The EEOC appealed the dismissal to the United States Court of Appeals for the Ninth Circuit. The Ninth Circuit found that in order to survive summary judgment, a plaintiff must show: 1) he was subjected to verbal or physical conduct of a sexual nature; 2) the conduct was unwelcome; and 3) the conduct was sufficiently severe or pervasive to alter the conditions of the plaintiff's employment and create an abusive work environment. First, the Ninth Circuit found that Lamas was clearly subjected to verbal or physical conduct of a sexual nature.
Next, the Ninth Circuit addressed whether Munoz's conduct was unwelcome. First, the Court found that it "cannot be assumed that because a man receives sexual advances from a woman that those advances are welcome." The Court found that this is simply an old stereotype, and in reality, welcomeness is subjective, because whether an individual is receptive to another person's sexual overtures depends on the individual's personal circumstances and feelings. As the Court put it:
Title VII is not a beauty contest, and even if Munoz looks like Marilyn Monroe, Lamas might not want to have sex with her, for all sorts of possible reasons. He might feel that fornication is wrong, and that adultery is wrong as is supported by his remark about being a Christian. He might fear her husband. He might fear a sexual harassment complaint or other accusation if her feelings about him changed. He might fear complication in his workday. He might fear that his preoccupation with his deceased wife would take any pleasure out of it. He might just not be attracted to her. He may fear eighteen years of child support payments. He might feel that something was mentally off about a woman that sexually aggressive toward him. Some men might feel that chivalry obligates a man to say yes, but the law does not.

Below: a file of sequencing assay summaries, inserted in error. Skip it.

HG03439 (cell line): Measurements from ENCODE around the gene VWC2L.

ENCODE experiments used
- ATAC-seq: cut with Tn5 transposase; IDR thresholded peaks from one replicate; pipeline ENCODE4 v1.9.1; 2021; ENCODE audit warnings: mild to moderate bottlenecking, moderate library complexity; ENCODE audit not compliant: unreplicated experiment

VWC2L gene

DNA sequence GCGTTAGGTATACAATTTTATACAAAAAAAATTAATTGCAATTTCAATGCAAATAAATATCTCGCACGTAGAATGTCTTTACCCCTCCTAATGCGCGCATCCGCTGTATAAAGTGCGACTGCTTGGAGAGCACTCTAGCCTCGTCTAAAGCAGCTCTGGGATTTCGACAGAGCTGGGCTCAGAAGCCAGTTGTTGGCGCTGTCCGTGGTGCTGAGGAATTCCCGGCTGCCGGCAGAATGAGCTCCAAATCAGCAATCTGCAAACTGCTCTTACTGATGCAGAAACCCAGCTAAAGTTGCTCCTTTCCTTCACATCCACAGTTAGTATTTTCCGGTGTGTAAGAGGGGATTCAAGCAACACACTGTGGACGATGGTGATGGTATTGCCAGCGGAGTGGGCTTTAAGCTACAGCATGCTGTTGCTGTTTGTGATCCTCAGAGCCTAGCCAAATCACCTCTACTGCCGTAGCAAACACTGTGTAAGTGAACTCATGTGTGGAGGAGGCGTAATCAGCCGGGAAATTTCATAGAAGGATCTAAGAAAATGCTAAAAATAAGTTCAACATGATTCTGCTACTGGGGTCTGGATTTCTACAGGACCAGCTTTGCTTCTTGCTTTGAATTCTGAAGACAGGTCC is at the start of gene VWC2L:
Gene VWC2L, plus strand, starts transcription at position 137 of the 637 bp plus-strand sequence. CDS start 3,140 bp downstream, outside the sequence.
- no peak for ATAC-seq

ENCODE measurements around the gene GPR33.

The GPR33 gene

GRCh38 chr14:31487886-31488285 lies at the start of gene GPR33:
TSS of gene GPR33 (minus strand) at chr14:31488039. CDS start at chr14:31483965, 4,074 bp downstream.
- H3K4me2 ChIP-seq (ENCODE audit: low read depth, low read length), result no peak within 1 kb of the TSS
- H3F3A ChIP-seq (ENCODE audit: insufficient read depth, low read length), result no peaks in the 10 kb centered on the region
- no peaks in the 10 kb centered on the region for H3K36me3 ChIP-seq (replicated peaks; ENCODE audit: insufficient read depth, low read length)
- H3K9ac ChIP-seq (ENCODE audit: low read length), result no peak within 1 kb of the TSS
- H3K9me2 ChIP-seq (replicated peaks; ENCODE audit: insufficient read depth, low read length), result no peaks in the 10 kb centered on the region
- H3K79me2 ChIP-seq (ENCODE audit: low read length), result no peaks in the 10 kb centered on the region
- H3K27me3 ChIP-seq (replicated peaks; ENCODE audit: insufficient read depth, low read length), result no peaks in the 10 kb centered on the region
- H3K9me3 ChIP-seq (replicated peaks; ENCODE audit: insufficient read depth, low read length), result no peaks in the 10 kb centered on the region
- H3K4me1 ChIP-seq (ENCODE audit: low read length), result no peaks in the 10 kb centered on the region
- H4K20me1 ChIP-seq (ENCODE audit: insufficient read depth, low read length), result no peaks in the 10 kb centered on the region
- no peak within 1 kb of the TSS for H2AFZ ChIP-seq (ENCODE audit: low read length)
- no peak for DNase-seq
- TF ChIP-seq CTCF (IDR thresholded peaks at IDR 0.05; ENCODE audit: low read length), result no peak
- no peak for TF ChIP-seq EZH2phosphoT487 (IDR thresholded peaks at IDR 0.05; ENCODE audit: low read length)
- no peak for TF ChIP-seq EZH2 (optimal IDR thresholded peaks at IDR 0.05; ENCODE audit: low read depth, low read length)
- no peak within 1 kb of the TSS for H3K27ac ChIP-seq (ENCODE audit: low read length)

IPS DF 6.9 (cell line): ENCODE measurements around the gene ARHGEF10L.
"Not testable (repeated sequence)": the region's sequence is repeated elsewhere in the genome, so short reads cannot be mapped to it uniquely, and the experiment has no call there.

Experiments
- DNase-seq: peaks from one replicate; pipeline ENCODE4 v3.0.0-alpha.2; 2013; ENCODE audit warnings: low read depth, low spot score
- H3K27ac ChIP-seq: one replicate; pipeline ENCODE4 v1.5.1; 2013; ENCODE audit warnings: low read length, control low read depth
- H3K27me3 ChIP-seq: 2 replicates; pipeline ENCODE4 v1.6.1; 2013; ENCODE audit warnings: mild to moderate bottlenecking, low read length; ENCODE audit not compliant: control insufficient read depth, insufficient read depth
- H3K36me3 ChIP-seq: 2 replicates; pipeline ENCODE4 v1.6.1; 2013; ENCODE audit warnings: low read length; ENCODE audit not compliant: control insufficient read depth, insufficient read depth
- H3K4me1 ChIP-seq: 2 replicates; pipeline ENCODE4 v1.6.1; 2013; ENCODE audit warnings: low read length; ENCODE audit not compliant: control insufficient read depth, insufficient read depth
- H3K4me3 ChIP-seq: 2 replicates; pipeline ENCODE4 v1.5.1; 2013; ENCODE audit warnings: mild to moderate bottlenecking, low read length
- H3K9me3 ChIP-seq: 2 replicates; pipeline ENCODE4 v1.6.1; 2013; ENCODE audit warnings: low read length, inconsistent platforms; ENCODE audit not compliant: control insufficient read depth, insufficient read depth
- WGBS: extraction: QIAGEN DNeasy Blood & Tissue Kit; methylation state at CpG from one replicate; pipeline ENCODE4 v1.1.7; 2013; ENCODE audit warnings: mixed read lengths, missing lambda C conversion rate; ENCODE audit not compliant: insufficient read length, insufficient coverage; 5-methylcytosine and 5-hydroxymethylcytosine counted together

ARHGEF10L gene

However, the Court found that welcomeness is also objective in the sense that it must be clearly communicated. In this case, the Court found that Lamas established a genuine issue of fact regarding whether Munoz's conduct was welcome, in that Lamas repeatedly told Munoz that he did not want a relationship with her.
Next, the Court addressed the question of whether Munoz's conduct was sufficiently severe or pervasive to alter the conditions of Lamas' employment and create an abusive work environment. The Court found that whether a working environment is abusive can only be determined by looking at all the circumstances, including the frequency and severity of the conduct. Because only an employer can change terms and conditions of employment, the Court noted that sexual harassment will rarely be found when the employer takes appropriate action upon learning of the harassment.